The Future of Healthcare Depends on Effective CDI Programs
Data is the foundation for the future of healthcare operations. This data must be highly accurate for medical advances including precision medicine, artificial intelligence and advanced analytics capabilities to fulfill their promise of improving health outcomes.
Ensuring accurate data for the future starts with highly effective clinical documentation improvement (CDI) programs today. Without effective, efficient data collection and recording, there is no guarantee that patient data is in fact accurate. This not only presents a roadblock to creating a more data driven future of medicine, but is also challenging for healthcare organizations today.
Your Brand Reputation Depends on Accurate Data
Just like consumers select restaurants based on online ratings, they’re turning to the Web to select their healthcare provider. With companies like HealthGrades using ICD-9 and ICD-10 codes to rate hospitals and The Leapfrog Group grading hospitals based on publicly reported data on 30 national performance measures of patient safety, hospital ratings are essentially a reflection of their data. If clinical documentation doesn’t reflect a full picture of the patients they treat, the data informing a rating may not accurately reflect a hospital. This can occur when appropriate documentation of a patient’s acuity, mortality, safety incidents and outcomes aren’t precisely reflected in clinical documentation. For instance, for those caring for the “sickest of the sick,” if the high acuity of their patient population isn’t reflected, a high mortality rate could make the hospital look subpar when they have good outcomes considering their patient population. In this case, consumers will be more likely to opt for care elsewhere.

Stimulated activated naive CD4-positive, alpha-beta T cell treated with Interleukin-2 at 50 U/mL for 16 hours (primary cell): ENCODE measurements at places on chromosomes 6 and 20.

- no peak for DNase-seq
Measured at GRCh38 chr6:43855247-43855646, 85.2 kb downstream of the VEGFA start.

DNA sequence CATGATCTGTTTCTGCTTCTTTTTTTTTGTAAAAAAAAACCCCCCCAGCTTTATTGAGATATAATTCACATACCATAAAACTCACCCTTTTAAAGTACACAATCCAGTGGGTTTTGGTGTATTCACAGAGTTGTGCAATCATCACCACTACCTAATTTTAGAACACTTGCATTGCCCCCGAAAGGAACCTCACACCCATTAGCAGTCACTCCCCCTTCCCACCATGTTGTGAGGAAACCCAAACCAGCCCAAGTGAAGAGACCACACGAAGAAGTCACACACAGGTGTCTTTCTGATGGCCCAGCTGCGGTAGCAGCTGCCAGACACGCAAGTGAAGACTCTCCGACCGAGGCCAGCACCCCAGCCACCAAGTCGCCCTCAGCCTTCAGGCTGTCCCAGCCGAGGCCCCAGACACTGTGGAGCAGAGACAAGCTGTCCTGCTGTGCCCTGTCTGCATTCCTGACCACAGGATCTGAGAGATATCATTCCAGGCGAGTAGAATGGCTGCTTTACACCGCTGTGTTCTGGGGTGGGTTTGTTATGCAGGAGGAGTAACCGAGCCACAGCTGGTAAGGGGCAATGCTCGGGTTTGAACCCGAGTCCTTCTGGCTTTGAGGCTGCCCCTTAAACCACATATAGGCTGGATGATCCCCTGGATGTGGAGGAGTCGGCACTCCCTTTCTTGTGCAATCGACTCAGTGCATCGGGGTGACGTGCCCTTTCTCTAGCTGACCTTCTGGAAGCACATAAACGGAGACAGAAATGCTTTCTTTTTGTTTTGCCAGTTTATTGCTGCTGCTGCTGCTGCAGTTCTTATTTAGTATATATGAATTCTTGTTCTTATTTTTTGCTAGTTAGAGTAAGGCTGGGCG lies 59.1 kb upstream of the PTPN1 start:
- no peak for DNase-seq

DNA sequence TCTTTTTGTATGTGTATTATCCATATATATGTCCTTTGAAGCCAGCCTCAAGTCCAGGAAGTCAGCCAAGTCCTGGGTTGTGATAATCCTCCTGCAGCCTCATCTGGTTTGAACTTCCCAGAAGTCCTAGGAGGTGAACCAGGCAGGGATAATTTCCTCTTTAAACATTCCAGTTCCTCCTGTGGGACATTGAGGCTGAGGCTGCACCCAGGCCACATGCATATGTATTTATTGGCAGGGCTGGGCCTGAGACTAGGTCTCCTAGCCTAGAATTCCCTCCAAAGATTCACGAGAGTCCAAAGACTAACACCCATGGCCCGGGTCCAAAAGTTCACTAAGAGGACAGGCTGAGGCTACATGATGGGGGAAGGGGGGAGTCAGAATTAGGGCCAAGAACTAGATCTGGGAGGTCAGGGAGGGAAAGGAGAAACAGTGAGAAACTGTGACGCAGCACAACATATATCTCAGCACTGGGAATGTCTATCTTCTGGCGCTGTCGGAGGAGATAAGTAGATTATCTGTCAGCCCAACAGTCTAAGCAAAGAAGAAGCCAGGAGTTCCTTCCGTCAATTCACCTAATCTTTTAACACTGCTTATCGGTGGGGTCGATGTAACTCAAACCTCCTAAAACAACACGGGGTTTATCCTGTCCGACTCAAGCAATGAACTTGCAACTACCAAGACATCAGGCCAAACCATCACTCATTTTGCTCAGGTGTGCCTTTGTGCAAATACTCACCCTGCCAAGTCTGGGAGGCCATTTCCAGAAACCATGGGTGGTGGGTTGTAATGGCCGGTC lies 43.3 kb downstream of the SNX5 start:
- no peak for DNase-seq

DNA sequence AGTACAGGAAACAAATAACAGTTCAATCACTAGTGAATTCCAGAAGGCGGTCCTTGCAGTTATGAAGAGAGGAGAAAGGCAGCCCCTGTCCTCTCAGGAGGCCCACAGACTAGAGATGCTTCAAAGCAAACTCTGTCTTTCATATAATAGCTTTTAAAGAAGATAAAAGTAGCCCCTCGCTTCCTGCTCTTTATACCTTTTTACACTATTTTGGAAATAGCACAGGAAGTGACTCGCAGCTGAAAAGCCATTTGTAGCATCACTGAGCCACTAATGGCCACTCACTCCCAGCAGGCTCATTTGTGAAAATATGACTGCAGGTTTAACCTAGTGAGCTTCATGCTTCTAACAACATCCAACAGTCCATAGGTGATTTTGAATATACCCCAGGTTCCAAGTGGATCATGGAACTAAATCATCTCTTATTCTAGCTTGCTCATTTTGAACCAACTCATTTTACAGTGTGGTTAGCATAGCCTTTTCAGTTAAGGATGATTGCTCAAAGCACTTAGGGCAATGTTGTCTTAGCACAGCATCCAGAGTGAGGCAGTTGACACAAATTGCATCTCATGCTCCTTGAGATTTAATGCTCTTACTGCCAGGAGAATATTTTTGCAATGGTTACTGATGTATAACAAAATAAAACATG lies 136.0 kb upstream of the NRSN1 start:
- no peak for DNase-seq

At the same time, providers are increasing transparency by publishing quality metrics. While this makes it easier for consumers to access quality measures, problems will arise for those whose quality scores don’t measure up with the competition. Accurate clinical documentation can point out areas where quality needs to improve. On the flip slide, sharing inflated data (perhaps because acuity is consistently documented higher than it should be) will put you at risk for losing consumer trust.
To paint a more exact picture of an organization, improve metrics around payer mix and service line mix and more accurately reflect patients’ acuity, mortality and severity. This requires constantly evaluating, assessing and refining CDI program processes.
Future Decisions Need Data
The data of today must be accurate so that technologies and innovations on the horizon can deliver on their promises. Today, ICD-10 and ICD-11 codes are used by the World Health Organization (WHO) to monitor the spread of and track outbreaks of serious diseases. Without data that’s coded consistently across organizations worldwide, we won’t have a holistic picture of disease patterns across the world. This data is being leveraged by WHO and other organization to identify disease trends, understand correlations between health problems and develop new treatments. As a result, inconsistent documentation won’t give an accurate picture of health today nor will it give us the ability to improve health in the future.